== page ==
"Oh, he's out on the trail somewhere, I suppose," surmised Donald. "He's always chasing for news. He'll be coming along presently with a whole budget. I believe he thinks the paper couldn't go on if it weren't for him."

"'That reminds me,' as Dick Wilson says," interrupted Rand, taking a pamphlet from his pocket and holding it out to his companions, "speaking of trails, what do you think of that?"

"What is it?" asked Pepper, eying it suspiciously. "Looks as if the cat had been walking on it." goodness, I hope not. I thought you were always hungry, but if you are only beginning I foresee a famine ahead of us. And to think of all the good food that is wasted on you, Pepper," went on Donald reflectively. "Why, to look at you any one might think that you never had had enough to eat."

"That shows how deceiving looks are," replied Pepper. "Though I never did have enough," he added plaintively.

"Of course not," returned Donald, "there isn't as much as that anywhere."

"As much what?" asked Rand.

"Food, grub, provisions, victuals," replied Donald, setting off along the road at a pace that put a stop to any more talk.

They had gone perhaps about halfway down the hill toward the boathouse when a big bay horse, drawing a light wagon in which were three boys, came quickly around a turn in the road. It bore down on them so suddenly that only by a rapid scramble up the bank by the side of the road did Rand and Donald save themselves from being bowled over.

The newcomers would have driven on with a jeering laugh only that Pepper, angry at what obedience, neatness and order are Scout virtues. Endurance, self-reliance, self-control and an effort to help some one else are Scout objectives."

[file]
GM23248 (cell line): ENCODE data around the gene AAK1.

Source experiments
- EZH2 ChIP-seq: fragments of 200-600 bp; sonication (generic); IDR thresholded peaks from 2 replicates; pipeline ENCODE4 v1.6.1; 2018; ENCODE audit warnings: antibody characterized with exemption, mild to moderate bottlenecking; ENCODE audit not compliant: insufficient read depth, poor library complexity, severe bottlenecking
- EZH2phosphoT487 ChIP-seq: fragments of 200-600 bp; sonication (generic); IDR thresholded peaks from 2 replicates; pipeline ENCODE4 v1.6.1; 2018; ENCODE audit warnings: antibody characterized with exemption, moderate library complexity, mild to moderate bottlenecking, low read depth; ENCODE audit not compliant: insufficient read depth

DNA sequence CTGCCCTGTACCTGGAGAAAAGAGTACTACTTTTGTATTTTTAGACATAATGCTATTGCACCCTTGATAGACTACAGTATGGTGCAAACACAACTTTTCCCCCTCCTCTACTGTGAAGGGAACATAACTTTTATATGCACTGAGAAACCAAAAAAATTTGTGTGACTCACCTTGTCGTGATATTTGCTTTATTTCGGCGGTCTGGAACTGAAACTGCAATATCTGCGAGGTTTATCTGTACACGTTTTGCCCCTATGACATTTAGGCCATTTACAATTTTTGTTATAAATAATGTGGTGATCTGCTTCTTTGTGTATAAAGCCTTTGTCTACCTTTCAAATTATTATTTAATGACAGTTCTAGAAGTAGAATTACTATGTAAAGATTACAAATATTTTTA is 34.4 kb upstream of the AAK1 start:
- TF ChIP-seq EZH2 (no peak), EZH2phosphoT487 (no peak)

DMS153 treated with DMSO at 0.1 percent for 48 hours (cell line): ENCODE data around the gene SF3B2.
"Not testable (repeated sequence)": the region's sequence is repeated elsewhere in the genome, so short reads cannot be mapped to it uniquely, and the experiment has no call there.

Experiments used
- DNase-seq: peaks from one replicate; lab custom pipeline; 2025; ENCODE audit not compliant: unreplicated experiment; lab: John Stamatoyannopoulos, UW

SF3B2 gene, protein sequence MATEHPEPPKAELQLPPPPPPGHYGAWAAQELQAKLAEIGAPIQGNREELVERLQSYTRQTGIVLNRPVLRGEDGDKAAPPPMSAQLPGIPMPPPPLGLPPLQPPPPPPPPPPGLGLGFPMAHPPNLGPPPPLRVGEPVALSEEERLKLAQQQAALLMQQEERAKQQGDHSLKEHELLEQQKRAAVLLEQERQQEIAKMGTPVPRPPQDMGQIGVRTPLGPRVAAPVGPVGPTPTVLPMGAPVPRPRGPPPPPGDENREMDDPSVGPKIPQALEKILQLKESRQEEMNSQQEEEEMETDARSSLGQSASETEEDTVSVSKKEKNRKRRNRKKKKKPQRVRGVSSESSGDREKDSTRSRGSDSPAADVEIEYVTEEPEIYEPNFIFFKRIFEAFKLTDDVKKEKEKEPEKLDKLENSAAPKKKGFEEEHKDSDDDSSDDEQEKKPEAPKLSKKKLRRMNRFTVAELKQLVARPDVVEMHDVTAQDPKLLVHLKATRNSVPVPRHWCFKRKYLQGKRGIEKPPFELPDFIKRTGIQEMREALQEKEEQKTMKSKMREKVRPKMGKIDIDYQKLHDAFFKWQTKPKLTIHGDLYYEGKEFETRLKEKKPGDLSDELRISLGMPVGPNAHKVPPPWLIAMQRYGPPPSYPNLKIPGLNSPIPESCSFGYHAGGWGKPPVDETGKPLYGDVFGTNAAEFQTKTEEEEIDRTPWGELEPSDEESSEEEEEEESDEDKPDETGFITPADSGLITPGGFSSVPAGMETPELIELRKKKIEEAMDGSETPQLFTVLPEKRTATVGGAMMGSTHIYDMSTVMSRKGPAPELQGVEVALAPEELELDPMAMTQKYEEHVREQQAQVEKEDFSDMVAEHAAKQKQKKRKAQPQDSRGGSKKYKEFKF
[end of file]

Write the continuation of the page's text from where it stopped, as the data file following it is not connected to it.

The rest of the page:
"Ah, cut it out!" protested Pepper. "As Alphonse says 'that makes me the ennui.' It sounds like a boarding school prospectus. Tell as what it's about."

"Well, then," replied Rand, "in words adapted to your comprehension, it is about hunting, scouting, camping, tracking; and Colonel Snow is interested in the organization. He says that it is fine."

"Speaking of tracking," interjected Donald, "in my opinion it were no bad plan to be making tracks toward the boathouse if we are going to get anywhere the day. It is getting bright in the east and it looks like a clear day, after all. And I may also take occasion to remark that I haven't had my breakfast yet, and this Boy Scout business doesn't sound inviting on an empty stomach. We can discuss it with more comfort when we have had a bite."

"That's the talk!" approved Pepper. "That suits me down to the ground. I'm beginning to get hungry myself."

"Beginning!" exclaimed Donald. "My

"That isn't a bad guess," laughed Rand. "It is supposed to represent the track of a bear."

"What are you going to do, Rand?" questioned Donald, "hunt bears?"

"Not at present," answered Rand, "though I should like to well enough. This is a booklet about the Boy Scouts."

"The Boy Scouts!" demanded Pepper; "what's them?"


The Boy Scouts Patrol - 1/26